Court finds for banks in 1st KIKO litigation

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Court finds for banks in 1st KIKO litigation

A Seoul court ruled in favor of banks in the nation’s first ruling in a nearly two-year dispute over the currency derivative called a knock-in, knock-out (KIKO) contract.

The court’s decision is expected to have a wide impact on the remaining 100 KIKO lawsuits.

The Seoul Central District Court yesterday turned down the request by Soosan, a small construction equipment supplier, that Woori Bank and Citibank return profits made from KIKO contracts.

Soosan filed lawsuits against the banks in November 2008, claiming the contracts were invalid since the banks did not thoroughly explain the risk at the time the company subscribed.

Additionally, Soosan argued that the court should rescind the contracts on grounds that they were initially designed to exclusively benefit the financial companies.

The Seoul court said it is difficult to accept the argument by Soosan that the contract was designed exclusively to the banks’ advantage and therefore violated fair trade regulations.

The court said it is also hard to show the banks violated the obligation to thoroughly explain the risk of the contracts since it was difficult to predict that the won would weaken against foreign currency. The court noted that at the time many state-run research institutes predicted the won would strengthen.

On a counter claim filed by Citibank, the Seoul court ordered Soosan to pay 310 million won ($264,500) for canceling its KIKO contract.

A joint committee of companies that suffered from the currency hedging contracts said the ruling would be appealed.

“This is an absurd ruling,” said Oh Soo-taek, of the joint committee. “Although we didn’t expect to win, we thought the court would take a balanced approach. At the time when the small and midsize companies subscribed to the contracts we did so without knowing the actual structure of the product.”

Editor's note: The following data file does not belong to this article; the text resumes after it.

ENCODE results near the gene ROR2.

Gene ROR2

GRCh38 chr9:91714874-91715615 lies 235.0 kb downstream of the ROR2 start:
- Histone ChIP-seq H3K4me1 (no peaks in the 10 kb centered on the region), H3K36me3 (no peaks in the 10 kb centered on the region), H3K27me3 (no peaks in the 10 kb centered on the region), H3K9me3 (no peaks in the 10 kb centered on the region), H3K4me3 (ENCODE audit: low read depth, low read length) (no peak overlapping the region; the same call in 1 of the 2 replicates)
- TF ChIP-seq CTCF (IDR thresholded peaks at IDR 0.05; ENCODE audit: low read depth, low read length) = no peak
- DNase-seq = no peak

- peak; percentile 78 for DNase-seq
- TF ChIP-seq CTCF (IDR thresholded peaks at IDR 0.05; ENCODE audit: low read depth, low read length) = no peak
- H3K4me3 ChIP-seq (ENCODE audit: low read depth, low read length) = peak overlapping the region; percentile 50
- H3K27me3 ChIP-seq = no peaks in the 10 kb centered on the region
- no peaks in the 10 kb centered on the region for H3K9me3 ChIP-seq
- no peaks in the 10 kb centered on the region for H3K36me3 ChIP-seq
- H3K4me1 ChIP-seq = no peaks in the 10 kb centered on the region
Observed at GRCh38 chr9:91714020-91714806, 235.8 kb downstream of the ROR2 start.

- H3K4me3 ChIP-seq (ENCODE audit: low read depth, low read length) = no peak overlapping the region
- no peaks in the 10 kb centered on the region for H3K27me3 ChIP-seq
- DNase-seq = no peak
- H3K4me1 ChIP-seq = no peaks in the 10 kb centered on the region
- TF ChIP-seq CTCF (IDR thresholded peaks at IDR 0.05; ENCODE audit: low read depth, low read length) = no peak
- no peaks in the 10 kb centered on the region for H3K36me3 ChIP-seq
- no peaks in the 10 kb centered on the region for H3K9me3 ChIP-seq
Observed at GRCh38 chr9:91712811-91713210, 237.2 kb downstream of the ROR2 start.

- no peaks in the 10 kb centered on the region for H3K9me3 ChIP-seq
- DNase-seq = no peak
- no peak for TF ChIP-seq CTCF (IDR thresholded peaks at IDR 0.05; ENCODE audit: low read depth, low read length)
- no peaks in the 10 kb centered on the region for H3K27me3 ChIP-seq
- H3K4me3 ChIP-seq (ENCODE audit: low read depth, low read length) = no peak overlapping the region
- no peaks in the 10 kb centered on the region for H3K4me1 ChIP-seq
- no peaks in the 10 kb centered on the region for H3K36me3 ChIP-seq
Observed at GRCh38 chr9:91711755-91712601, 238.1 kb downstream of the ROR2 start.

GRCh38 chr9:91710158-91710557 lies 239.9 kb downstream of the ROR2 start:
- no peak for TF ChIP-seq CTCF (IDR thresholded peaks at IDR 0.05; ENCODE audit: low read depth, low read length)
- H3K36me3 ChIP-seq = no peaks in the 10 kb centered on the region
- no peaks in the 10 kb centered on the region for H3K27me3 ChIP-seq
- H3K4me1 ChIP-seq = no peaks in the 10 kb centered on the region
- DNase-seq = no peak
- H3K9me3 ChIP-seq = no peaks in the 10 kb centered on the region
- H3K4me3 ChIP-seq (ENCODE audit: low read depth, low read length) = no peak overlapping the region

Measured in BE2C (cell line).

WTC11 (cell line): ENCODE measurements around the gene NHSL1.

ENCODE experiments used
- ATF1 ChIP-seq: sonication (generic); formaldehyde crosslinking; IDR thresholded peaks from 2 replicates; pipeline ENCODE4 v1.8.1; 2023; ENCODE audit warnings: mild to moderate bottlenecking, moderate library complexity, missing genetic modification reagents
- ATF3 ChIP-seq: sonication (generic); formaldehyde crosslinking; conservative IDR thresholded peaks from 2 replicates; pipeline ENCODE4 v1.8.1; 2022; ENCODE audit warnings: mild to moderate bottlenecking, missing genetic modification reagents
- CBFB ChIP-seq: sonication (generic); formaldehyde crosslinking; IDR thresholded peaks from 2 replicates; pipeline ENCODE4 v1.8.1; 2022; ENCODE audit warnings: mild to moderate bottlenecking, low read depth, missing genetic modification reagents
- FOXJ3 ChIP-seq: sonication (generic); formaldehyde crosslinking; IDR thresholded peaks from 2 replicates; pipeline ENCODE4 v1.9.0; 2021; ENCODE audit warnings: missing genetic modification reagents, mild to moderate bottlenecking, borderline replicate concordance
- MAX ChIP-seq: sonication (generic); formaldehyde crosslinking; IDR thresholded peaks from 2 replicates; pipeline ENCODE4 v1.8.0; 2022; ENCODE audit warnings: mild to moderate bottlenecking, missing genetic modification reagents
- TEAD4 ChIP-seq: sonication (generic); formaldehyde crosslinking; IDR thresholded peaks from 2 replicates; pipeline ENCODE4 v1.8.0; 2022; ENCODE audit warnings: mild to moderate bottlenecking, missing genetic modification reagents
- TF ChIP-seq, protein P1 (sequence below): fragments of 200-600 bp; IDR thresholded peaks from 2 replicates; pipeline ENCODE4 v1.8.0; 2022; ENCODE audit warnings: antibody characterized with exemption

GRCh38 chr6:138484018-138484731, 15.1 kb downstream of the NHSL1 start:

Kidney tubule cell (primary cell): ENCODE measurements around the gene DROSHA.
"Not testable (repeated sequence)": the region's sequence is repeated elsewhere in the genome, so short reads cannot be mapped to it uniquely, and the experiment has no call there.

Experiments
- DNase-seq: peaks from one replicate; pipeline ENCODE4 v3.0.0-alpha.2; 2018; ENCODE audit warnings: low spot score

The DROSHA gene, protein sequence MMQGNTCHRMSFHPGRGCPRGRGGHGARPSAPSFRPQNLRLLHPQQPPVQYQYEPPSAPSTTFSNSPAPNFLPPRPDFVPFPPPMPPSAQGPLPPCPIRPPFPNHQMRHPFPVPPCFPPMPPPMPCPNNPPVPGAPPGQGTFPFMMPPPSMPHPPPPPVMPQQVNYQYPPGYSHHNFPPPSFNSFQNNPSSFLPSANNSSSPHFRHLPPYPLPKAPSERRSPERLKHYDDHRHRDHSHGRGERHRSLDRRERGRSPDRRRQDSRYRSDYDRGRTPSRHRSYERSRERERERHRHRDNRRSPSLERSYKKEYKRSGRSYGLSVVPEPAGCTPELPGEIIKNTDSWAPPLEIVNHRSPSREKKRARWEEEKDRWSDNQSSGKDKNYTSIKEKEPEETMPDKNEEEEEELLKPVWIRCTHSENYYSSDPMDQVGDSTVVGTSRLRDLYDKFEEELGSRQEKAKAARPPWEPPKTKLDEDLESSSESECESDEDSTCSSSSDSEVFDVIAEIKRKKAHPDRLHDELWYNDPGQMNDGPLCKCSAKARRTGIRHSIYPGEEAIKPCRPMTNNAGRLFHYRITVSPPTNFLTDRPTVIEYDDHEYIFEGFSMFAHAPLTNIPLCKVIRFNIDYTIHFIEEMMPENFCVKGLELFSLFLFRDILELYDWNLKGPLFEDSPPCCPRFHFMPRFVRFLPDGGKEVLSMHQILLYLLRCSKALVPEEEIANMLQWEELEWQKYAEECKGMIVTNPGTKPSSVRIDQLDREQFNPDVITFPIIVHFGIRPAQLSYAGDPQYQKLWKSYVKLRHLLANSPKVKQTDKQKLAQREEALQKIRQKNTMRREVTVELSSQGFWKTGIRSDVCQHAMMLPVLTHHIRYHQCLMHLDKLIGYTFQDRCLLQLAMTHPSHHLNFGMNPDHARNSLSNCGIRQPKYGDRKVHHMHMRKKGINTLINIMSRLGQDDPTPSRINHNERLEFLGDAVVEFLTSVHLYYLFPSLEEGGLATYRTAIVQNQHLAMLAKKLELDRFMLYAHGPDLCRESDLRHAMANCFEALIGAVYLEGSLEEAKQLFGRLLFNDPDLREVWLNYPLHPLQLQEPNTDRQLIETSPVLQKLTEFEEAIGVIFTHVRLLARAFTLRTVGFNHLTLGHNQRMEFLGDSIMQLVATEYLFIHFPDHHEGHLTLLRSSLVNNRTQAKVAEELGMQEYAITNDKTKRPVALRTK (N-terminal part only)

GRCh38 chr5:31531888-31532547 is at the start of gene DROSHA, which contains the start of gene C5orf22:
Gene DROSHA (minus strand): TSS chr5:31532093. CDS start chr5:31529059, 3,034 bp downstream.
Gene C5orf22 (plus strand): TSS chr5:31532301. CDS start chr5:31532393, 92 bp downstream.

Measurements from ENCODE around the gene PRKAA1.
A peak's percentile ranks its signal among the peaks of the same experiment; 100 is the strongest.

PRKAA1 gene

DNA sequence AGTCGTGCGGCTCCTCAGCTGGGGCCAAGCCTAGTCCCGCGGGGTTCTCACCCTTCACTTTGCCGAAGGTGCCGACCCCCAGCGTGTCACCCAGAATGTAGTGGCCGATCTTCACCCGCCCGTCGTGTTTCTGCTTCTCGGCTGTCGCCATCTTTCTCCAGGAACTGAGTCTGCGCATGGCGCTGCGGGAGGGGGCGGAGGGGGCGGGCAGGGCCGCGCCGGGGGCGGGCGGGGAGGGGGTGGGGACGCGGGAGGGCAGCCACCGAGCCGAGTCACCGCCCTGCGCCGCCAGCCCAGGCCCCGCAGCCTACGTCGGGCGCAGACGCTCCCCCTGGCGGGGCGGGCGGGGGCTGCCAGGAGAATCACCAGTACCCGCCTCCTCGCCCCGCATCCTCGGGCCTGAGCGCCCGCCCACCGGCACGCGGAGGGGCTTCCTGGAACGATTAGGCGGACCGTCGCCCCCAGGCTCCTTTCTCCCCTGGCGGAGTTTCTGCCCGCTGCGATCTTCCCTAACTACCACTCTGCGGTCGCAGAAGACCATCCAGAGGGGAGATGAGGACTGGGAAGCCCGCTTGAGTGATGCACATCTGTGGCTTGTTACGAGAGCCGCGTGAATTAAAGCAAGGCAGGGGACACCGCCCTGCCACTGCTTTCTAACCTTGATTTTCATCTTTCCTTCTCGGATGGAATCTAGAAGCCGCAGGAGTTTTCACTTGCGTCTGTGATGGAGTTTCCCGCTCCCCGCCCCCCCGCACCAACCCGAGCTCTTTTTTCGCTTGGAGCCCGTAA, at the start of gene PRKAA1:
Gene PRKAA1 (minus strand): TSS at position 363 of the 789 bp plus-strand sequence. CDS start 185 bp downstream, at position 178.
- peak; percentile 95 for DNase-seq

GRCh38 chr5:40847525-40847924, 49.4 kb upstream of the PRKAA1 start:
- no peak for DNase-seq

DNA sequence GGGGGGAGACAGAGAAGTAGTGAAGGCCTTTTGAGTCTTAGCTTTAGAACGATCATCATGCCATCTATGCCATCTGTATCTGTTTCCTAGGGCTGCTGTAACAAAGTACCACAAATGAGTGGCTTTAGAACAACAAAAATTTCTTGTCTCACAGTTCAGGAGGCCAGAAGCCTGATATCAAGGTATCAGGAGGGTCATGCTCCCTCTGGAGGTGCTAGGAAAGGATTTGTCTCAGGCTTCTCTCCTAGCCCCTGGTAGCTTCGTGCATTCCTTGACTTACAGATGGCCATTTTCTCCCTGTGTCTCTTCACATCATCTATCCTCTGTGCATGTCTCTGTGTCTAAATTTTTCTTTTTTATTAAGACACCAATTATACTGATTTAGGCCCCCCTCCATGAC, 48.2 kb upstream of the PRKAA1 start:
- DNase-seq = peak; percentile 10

KIKO is a derivative contract designed to reduce potential risk from foreign exchange rate fluctuations.

Under the contracts, exporters could sell dollar earnings at a higher exchange rate to the banks when the currency fluctuates. However, if the foreign currency strengthens against the won to a given limit, the exporters must sell foreign currency at a lower rate, which leads to losses.

Korean exporters flocked to sign up for the contracts between 2007 and early 2008 when the dollar was weakening against the won. However, after the world was hit by the global financial meltdown in late 2008, the dollar’s value shot up against the won. That led to massive financial losses by subscribers who were mostly small and midsized companies heavily dependent on exports.


By Lee Ho-jeong [ojlee82@joongang.co.kr]
Related Korean Article

법원 “은행, 의무 안 어겨”, 기업에 해지금 지급 판결


통화옵션상품인 키코(KIKO)를 두고 기업과 은행 간에 벌어진 소송의 첫 판결에서 은행이 승소했다. 서울중앙지법 민사합의21부(부장 임성근)는 8일 ㈜수산중공업이 “키코의 위험성을 은행이 알려주지 않아 손해를 봤다”며 우리은행과 한국씨티은행을 상대로 낸 부당이득금 반환청구 소송에서 원고 패소 판결했다. 법원은 오히려 “수산중공업은 은행에 계약 해지 결제금인 3억1000만원을 지급하라”고 판결했다.

재판부는 “키코 계약으로 은행이 얻게 되는 이익이 다른 금융거래와 비교해 과하지 않다”며 키코가 은행에 일방적으로 유리하게 설계됐다는 주장을 받아들이지 않았다. 또 “계약 체결 당시 대부분의 연구기관이 환율 하락을 전망했기 때문에 환율 급등으로 인한 가입자의 피해를 예견할 수 없었다”고 말했다. 재판부는 “이런 사정에 비춰 은행이 급격한 환율변동 위험에 대한 설명 의무를 어긴 것으로 볼 수 없다”고 밝혔다. 수산중공업은 2008년 원-달러 환율이 치솟는 바람에 약 180억원의 손해를 보자 소송을 냈다.

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